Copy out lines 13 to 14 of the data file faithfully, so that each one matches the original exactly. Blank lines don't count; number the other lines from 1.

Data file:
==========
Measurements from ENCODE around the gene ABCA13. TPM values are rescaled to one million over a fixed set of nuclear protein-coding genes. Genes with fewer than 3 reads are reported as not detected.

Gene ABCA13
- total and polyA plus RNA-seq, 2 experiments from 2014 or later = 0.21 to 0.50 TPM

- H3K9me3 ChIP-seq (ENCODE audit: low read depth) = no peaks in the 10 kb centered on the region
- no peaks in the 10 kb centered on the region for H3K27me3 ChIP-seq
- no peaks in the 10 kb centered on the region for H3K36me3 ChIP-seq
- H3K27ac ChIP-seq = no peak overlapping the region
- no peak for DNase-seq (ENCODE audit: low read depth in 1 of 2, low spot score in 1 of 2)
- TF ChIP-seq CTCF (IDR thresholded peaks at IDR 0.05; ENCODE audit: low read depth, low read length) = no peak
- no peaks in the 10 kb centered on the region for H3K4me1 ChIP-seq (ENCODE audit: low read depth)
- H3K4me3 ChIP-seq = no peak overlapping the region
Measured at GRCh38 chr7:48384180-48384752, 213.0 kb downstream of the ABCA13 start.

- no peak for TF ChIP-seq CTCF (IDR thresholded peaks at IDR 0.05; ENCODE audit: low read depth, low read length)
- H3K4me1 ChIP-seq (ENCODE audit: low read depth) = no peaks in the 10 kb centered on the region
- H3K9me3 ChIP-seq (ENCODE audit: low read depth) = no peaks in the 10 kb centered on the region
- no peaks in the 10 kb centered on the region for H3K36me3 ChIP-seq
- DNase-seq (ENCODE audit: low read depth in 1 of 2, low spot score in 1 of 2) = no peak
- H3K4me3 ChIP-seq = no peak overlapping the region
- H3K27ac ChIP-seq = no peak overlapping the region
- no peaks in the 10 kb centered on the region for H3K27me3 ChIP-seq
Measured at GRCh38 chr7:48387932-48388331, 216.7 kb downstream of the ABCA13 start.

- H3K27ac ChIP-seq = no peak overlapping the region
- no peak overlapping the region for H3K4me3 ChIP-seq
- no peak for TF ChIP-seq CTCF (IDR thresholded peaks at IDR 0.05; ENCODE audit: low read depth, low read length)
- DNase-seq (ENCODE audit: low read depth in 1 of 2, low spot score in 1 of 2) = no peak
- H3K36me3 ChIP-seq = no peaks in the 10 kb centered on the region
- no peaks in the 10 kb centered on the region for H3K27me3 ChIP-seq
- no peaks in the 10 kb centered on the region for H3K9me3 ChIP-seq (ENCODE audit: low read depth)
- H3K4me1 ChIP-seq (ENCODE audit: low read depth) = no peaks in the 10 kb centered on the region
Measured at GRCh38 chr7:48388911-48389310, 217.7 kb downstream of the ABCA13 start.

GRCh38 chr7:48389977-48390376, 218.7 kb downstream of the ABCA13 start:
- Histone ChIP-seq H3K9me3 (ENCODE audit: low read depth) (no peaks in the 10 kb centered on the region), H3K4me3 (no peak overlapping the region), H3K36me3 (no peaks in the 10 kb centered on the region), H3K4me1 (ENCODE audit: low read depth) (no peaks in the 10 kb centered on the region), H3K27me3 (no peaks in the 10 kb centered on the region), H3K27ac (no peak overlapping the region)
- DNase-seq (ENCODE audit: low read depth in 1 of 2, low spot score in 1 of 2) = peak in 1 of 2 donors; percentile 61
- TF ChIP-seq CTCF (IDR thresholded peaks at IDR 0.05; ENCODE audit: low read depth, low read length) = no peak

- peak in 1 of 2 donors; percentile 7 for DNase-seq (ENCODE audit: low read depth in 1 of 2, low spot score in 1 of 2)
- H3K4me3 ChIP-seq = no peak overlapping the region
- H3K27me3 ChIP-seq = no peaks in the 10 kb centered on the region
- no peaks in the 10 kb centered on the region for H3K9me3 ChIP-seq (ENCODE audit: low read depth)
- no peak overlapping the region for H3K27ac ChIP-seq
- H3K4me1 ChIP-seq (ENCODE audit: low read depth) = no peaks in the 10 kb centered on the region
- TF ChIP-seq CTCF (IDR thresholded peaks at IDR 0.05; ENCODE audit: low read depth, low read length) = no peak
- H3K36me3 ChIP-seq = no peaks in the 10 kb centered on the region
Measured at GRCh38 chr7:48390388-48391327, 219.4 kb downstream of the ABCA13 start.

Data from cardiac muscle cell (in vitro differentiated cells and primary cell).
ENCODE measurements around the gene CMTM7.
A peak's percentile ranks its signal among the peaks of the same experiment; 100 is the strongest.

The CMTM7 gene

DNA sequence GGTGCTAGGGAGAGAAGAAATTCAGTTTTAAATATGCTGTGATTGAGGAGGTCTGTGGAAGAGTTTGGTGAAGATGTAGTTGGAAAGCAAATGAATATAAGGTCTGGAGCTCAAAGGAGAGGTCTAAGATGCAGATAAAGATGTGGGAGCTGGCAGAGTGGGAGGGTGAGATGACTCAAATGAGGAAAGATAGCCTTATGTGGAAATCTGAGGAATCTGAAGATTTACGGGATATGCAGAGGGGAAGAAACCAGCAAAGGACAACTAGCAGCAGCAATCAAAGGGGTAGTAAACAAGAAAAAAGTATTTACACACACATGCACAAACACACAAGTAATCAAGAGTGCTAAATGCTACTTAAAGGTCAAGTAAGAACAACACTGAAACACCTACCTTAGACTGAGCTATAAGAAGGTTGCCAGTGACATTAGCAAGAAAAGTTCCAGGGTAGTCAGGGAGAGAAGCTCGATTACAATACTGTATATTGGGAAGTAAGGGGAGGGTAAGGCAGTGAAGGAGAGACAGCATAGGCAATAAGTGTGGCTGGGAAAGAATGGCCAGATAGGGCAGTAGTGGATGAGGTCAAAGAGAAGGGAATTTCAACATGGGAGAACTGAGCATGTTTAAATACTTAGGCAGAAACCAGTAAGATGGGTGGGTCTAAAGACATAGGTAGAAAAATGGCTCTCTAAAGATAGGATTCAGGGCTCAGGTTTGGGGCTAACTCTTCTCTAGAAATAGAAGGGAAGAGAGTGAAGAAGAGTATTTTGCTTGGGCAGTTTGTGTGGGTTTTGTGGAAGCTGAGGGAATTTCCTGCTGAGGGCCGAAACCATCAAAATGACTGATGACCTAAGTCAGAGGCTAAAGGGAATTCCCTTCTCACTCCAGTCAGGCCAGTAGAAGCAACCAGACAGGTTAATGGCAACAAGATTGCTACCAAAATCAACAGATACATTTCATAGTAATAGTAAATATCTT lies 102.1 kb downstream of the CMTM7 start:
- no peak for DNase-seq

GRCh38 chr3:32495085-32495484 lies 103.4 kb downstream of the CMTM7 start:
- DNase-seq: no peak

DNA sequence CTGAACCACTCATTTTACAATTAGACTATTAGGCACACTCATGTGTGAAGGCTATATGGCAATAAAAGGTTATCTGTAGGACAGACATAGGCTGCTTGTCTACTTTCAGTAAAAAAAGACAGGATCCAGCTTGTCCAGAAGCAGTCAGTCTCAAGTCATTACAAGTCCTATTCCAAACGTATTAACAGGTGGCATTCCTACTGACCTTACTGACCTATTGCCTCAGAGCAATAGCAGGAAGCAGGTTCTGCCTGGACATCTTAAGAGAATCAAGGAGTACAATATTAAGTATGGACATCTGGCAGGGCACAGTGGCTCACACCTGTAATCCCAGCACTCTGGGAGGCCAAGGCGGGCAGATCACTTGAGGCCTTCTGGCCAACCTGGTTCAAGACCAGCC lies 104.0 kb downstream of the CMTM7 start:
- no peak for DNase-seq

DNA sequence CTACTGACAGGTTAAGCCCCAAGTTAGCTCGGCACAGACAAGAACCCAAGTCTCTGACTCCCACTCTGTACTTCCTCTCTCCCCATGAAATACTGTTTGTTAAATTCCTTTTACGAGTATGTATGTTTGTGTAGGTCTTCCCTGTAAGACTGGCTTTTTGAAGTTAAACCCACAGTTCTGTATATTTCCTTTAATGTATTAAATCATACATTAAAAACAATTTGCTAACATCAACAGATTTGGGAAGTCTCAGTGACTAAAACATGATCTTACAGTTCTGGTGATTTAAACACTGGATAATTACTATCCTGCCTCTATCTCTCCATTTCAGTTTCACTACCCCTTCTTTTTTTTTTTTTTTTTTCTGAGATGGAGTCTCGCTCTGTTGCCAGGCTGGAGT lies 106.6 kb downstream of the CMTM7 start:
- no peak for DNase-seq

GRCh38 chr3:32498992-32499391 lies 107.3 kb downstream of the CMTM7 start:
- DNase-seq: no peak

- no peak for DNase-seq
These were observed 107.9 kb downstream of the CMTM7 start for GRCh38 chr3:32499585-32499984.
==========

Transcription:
- no peak for TF ChIP-seq CTCF (IDR thresholded peaks at IDR 0.05; ENCODE audit: low read depth, low read length)
- H3K4me1 ChIP-seq (ENCODE audit: low read depth) = no peaks in the 10 kb centered on the region